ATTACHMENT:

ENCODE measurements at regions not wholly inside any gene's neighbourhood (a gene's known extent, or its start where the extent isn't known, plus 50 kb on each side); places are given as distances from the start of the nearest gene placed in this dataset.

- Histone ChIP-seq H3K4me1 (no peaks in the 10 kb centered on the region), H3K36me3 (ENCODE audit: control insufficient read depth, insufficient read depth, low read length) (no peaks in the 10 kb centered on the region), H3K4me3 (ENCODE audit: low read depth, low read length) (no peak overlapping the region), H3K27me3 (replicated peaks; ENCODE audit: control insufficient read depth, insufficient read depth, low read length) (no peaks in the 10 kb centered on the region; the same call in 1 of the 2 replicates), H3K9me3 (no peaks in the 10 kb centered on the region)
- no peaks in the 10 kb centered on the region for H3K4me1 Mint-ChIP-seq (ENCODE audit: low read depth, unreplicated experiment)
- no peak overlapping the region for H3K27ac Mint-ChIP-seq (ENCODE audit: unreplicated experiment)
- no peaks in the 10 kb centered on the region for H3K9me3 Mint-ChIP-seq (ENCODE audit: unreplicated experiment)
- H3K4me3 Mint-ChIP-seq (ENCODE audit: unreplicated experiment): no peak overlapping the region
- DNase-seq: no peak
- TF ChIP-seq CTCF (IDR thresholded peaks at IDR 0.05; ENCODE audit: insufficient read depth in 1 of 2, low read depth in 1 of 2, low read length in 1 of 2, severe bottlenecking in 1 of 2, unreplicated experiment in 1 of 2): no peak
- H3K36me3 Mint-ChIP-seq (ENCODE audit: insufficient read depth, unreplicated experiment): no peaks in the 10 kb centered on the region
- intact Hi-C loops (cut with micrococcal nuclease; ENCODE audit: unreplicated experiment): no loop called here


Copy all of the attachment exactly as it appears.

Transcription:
ENCODE measurements at regions not wholly inside any gene's neighbourhood (a gene's known extent, or its start where the extent isn't known, plus 50 kb on each side); places are given as distances from the start of the nearest gene placed in this dataset.

- Histone ChIP-seq H3K4me1 (no peaks in the 10 kb centered on the region), H3K36me3 (ENCODE audit: control insufficient read depth, insufficient read depth, low read length) (no peaks in the 10 kb centered on the region), H3K4me3 (ENCODE audit: low read depth, low read length) (no peak overlapping the region), H3K27me3 (replicated peaks; ENCODE audit: control insufficient read depth, insufficient read depth, low read length) (no peaks in the 10 kb centered on the region; the same call in 1 of the 2 replicates), H3K9me3 (no peaks in the 10 kb centered on the region)
- no peaks in the 10 kb centered on the region for H3K4me1 Mint-ChIP-seq (ENCODE audit: low read depth, unreplicated experiment)
- no peak overlapping the region for H3K27ac Mint-ChIP-seq (ENCODE audit: unreplicated experiment)
- no peaks in the 10 kb centered on the region for H3K9me3 Mint-ChIP-seq (ENCODE audit: unreplicated experiment)
- H3K4me3 Mint-ChIP-seq (ENCODE audit: unreplicated experiment): no peak overlapping the region
- DNase-seq: no peak
- TF ChIP-seq CTCF (IDR thresholded peaks at IDR 0.05; ENCODE audit: insufficient read depth in 1 of 2, low read depth in 1 of 2, low read length in 1 of 2, severe bottlenecking in 1 of 2, unreplicated experiment in 1 of 2): no peak
- H3K36me3 Mint-ChIP-seq (ENCODE audit: insufficient read depth, unreplicated experiment): no peaks in the 10 kb centered on the region
- intact Hi-C loops (cut with micrococcal nuclease; ENCODE audit: unreplicated experiment): no loop called here